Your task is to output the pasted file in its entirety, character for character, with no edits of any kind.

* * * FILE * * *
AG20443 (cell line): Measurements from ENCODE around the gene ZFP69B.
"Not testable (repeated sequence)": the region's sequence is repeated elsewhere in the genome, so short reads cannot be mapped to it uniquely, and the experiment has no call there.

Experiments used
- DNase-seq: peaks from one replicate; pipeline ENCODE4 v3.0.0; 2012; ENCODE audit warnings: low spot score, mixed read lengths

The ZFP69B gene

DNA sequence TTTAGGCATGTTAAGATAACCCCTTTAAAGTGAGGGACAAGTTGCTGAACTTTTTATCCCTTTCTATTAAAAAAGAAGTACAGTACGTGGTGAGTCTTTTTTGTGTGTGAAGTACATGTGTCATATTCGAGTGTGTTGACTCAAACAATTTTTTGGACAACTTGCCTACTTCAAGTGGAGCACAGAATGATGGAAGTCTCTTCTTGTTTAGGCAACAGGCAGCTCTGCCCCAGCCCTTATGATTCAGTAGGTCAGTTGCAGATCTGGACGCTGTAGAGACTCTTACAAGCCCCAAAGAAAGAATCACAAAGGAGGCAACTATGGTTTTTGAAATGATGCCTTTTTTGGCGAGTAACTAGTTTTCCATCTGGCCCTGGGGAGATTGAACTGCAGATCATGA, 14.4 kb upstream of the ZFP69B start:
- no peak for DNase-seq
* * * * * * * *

AG20443 (cell line): Measurements from ENCODE around the gene ZFP69B.
"Not testable (repeated sequence)": the region's sequence is repeated elsewhere in the genome, so short reads cannot be mapped to it uniquely, and the experiment has no call there.

Experiments used
- DNase-seq: peaks from one replicate; pipeline ENCODE4 v3.0.0; 2012; ENCODE audit warnings: low spot score, mixed read lengths

The ZFP69B gene

DNA sequence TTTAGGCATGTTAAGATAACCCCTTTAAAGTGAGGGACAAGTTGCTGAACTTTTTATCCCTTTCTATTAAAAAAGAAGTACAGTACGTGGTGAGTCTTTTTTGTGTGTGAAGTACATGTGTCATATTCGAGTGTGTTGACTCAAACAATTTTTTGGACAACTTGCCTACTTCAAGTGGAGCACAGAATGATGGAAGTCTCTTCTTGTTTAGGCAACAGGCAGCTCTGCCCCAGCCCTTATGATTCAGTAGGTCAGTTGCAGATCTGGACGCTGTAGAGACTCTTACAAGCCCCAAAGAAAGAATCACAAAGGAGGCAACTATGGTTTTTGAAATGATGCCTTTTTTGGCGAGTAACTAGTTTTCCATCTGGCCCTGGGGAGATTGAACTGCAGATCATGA, 14.4 kb upstream of the ZFP69B start:
- no peak for DNase-seq